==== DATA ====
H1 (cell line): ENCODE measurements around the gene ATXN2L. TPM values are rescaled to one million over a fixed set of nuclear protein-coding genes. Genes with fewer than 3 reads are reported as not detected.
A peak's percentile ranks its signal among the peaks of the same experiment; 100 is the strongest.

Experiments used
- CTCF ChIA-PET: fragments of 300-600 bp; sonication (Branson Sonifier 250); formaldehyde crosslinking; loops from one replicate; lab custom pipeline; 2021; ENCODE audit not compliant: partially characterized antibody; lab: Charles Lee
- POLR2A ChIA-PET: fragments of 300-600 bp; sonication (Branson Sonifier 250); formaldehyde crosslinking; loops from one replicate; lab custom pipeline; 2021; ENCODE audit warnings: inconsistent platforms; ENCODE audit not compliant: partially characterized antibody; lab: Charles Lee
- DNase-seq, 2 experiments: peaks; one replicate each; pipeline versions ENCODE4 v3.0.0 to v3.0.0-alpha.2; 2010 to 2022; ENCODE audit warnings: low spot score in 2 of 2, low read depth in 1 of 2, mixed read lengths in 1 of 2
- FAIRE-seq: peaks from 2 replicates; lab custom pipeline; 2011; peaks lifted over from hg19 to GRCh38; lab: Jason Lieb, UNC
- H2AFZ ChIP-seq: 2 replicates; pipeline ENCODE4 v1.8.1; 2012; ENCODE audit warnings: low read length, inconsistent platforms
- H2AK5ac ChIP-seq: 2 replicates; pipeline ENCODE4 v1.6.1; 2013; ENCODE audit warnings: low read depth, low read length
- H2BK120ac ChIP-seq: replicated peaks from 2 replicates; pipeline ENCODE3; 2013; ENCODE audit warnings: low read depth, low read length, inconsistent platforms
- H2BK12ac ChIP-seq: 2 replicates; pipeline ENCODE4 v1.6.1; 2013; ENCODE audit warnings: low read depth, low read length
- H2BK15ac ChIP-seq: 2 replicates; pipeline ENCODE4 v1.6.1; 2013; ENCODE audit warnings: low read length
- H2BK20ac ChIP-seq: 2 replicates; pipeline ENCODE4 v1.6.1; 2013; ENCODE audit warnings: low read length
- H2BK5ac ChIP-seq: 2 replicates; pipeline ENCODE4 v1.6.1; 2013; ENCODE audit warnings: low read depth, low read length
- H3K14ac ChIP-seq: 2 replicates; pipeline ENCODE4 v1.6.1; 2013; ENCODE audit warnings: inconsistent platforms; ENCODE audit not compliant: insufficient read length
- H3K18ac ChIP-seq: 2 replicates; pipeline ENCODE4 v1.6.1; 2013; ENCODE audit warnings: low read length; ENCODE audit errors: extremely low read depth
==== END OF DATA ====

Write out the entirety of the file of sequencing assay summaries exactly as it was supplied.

H1 (cell line): ENCODE measurements around the gene ATXN2L. TPM values are rescaled to one million over a fixed set of nuclear protein-coding genes. Genes with fewer than 3 reads are reported as not detected.
A peak's percentile ranks its signal among the peaks of the same experiment; 100 is the strongest.

Experiments used
- CTCF ChIA-PET: fragments of 300-600 bp; sonication (Branson Sonifier 250); formaldehyde crosslinking; loops from one replicate; lab custom pipeline; 2021; ENCODE audit not compliant: partially characterized antibody; lab: Charles Lee
- POLR2A ChIA-PET: fragments of 300-600 bp; sonication (Branson Sonifier 250); formaldehyde crosslinking; loops from one replicate; lab custom pipeline; 2021; ENCODE audit warnings: inconsistent platforms; ENCODE audit not compliant: partially characterized antibody; lab: Charles Lee
- DNase-seq, 2 experiments: peaks; one replicate each; pipeline versions ENCODE4 v3.0.0 to v3.0.0-alpha.2; 2010 to 2022; ENCODE audit warnings: low spot score in 2 of 2, low read depth in 1 of 2, mixed read lengths in 1 of 2
- FAIRE-seq: peaks from 2 replicates; lab custom pipeline; 2011; peaks lifted over from hg19 to GRCh38; lab: Jason Lieb, UNC
- H2AFZ ChIP-seq: 2 replicates; pipeline ENCODE4 v1.8.1; 2012; ENCODE audit warnings: low read length, inconsistent platforms
- H2AK5ac ChIP-seq: 2 replicates; pipeline ENCODE4 v1.6.1; 2013; ENCODE audit warnings: low read depth, low read length
- H2BK120ac ChIP-seq: replicated peaks from 2 replicates; pipeline ENCODE3; 2013; ENCODE audit warnings: low read depth, low read length, inconsistent platforms
- H2BK12ac ChIP-seq: 2 replicates; pipeline ENCODE4 v1.6.1; 2013; ENCODE audit warnings: low read depth, low read length
- H2BK15ac ChIP-seq: 2 replicates; pipeline ENCODE4 v1.6.1; 2013; ENCODE audit warnings: low read length
- H2BK20ac ChIP-seq: 2 replicates; pipeline ENCODE4 v1.6.1; 2013; ENCODE audit warnings: low read length
- H2BK5ac ChIP-seq: 2 replicates; pipeline ENCODE4 v1.6.1; 2013; ENCODE audit warnings: low read depth, low read length
- H3K14ac ChIP-seq: 2 replicates; pipeline ENCODE4 v1.6.1; 2013; ENCODE audit warnings: inconsistent platforms; ENCODE audit not compliant: insufficient read length
- H3K18ac ChIP-seq: 2 replicates; pipeline ENCODE4 v1.6.1; 2013; ENCODE audit warnings: low read length; ENCODE audit errors: extremely low read depth